Focus on your circle of competence to achieve success
The concept applies outside of investing.
Buffett describes the circle of competence of one of his business managers, a Russian immigrant with poor English who built the largest furniture store in Nebraska, thusly:
I couldn’t have given her $200 million worth of Berkshire Hathaway stock when I bought the business because she doesn’t understand stock. She understands cash. She understands furniture. She understands real estate. She doesn’t understand stocks, so she doesn’t have anything to do with them. If you deal with Mrs. B in what I would call her circle of competence… She is going to buy 5,000 end tables this afternoon (if the price is right). She is going to buy 20 different carpets in odd lots, and everything else like that [snaps fingers] because she understands carpet. She wouldn’t buy 100 shares of General Motors if it was at 50 cents a share.
It did not hurt Mrs. B to have such a narrow area of competence. In fact, one could argue the opposite: Her rigid devotion to that area allowed her to focus. Only with that focus could she have overcome her handicaps to achieve such extreme success.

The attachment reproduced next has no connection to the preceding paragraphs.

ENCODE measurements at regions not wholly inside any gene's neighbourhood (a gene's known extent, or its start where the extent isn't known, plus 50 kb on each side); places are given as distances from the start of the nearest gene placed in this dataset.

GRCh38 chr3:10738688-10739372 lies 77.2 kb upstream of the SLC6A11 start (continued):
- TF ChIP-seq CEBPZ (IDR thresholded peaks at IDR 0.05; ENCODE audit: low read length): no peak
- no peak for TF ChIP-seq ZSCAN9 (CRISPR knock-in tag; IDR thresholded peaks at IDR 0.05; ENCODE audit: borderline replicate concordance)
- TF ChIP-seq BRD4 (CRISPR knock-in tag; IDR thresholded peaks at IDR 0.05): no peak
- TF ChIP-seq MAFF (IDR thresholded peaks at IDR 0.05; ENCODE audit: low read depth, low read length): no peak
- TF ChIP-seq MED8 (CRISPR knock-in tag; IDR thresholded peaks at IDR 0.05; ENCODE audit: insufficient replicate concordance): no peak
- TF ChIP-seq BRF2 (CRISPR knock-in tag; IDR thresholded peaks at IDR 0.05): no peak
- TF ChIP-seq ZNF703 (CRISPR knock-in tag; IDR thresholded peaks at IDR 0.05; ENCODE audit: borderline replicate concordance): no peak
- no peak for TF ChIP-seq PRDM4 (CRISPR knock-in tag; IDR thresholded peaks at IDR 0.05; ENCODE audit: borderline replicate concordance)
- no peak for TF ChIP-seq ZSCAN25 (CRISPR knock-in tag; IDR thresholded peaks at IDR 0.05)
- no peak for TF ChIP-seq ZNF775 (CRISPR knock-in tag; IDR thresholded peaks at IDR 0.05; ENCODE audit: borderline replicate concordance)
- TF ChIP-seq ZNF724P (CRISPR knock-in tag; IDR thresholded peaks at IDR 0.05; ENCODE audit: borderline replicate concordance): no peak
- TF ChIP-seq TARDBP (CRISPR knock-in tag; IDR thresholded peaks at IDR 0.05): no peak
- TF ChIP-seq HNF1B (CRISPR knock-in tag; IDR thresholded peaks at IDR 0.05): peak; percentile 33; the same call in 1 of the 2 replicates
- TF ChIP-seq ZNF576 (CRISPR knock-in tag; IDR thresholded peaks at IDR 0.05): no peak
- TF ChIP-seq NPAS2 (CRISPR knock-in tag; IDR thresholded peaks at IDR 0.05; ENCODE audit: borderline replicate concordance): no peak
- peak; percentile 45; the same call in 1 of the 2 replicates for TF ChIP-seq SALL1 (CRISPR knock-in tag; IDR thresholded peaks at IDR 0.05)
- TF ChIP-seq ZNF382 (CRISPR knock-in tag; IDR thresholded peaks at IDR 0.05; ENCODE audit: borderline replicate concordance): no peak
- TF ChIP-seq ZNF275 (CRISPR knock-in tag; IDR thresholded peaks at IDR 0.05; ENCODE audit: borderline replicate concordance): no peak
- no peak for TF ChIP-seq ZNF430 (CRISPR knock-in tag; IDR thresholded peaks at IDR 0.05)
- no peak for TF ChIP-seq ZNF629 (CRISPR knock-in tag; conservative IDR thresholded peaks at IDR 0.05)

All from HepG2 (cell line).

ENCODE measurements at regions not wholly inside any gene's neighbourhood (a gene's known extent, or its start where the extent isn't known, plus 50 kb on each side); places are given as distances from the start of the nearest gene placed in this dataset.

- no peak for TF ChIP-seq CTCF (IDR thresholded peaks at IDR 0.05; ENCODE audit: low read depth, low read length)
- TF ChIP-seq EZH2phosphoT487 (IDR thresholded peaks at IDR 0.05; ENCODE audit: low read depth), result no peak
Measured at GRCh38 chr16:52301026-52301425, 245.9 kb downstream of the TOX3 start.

In fact, Charlie Munger takes this concept outside of business altogether and into the realm of life in general. The essential question he sought to answer: Where should we devote our limited time in life, in order to achieve the most success? Charlie’s simple prescription:
If you want to be the best tennis player in the world, you may start out trying and soon find out that it’s hopeless—that other people blow right by you. However, if you want to become the best plumbing contractor in Bemidji, that is probably doable by two-thirds of you. It takes a will. It takes the intelligence. But after a while, you’d gradually know all about the plumbing business in Bemidji and master the art. That is an attainable objective, given enough discipline. And people who could never win a chess tournament or stand in center court in a respectable tennis tournament can rise quite high in life by slowly developing a circle of competence—which results partly from what they were born with and partly from what they slowly develop through work.
So, the simple takeaway here is clear. If you want to improve your odds of success in life and business then define the perimeter of your circle of competence, and operate inside. Over time, work to expand that circle but never fool yourself about where it stands today, and never be afraid to say “I don’t know.”
Original article on www.businessinsider.com